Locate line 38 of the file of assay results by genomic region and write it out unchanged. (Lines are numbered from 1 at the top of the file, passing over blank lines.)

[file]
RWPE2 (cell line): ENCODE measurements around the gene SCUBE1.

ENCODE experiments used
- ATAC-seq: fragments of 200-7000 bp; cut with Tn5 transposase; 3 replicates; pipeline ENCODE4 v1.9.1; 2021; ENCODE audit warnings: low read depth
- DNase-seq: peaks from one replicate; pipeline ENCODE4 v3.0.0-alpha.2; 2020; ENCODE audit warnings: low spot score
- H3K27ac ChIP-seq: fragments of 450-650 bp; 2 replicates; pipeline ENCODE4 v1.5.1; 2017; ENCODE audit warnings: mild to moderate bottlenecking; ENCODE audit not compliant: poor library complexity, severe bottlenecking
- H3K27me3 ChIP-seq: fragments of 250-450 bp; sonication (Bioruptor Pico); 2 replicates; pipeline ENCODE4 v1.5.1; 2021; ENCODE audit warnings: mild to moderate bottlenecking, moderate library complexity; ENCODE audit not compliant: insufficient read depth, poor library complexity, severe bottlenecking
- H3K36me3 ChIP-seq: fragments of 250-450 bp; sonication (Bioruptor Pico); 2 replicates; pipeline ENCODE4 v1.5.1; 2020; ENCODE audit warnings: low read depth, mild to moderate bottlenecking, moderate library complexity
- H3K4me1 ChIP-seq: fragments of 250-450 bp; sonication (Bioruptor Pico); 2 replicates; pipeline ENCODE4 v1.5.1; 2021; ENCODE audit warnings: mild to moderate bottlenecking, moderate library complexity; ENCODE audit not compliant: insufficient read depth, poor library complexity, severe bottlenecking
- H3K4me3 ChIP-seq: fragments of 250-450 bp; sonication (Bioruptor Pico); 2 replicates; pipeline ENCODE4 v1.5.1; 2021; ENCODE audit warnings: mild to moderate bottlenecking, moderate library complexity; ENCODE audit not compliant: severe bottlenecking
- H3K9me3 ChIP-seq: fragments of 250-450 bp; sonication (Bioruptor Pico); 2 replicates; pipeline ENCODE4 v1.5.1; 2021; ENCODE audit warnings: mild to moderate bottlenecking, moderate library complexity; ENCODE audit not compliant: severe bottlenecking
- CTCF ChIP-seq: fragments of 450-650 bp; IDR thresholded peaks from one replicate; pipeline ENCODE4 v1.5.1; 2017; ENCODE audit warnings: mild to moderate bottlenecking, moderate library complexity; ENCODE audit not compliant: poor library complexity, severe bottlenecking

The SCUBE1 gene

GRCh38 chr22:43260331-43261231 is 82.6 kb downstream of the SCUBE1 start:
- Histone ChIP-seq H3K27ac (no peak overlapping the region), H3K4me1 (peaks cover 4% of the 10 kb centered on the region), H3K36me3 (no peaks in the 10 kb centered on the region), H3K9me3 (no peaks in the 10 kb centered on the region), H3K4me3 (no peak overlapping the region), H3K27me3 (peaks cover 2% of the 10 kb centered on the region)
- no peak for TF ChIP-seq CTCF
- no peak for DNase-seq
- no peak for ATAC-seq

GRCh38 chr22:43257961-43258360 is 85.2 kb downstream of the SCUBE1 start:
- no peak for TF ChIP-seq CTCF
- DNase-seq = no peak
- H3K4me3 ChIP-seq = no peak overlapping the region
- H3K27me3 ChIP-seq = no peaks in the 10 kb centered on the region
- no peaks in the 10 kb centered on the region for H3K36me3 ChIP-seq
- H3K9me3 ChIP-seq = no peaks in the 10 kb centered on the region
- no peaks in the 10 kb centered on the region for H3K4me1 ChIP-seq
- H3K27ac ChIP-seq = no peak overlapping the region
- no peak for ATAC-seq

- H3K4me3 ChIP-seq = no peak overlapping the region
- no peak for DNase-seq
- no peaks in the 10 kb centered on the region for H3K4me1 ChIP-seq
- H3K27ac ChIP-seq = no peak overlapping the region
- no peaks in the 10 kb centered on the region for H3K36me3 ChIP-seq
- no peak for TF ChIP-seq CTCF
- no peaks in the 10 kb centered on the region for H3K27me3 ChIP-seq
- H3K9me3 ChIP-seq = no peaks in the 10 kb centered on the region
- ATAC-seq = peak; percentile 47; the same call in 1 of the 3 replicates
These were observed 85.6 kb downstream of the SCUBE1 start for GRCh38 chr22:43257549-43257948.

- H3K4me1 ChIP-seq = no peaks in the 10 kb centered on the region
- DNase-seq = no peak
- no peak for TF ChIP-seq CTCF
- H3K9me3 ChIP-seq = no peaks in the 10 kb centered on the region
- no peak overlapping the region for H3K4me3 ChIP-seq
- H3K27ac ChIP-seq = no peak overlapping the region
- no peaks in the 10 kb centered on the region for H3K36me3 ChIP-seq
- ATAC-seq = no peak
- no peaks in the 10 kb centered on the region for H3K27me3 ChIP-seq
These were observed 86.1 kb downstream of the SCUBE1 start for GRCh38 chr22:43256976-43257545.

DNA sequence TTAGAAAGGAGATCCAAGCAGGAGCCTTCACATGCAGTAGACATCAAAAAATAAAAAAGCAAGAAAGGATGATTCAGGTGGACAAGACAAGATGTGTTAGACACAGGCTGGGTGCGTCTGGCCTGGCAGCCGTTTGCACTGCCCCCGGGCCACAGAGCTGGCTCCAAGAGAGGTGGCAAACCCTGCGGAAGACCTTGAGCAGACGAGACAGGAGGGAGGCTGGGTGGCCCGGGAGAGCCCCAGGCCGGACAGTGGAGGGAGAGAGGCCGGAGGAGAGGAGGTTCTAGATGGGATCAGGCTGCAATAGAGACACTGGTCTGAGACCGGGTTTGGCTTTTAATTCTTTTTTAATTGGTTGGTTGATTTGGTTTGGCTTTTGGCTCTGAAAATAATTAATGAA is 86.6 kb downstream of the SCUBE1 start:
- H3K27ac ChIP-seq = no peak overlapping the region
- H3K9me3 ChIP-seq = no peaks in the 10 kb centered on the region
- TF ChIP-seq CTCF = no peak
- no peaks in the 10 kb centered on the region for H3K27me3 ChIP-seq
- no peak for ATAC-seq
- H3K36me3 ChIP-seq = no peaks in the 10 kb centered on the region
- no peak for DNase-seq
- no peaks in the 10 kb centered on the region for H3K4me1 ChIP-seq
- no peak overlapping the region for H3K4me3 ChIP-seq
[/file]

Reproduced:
- H3K4me1 ChIP-seq = no peaks in the 10 kb centered on the region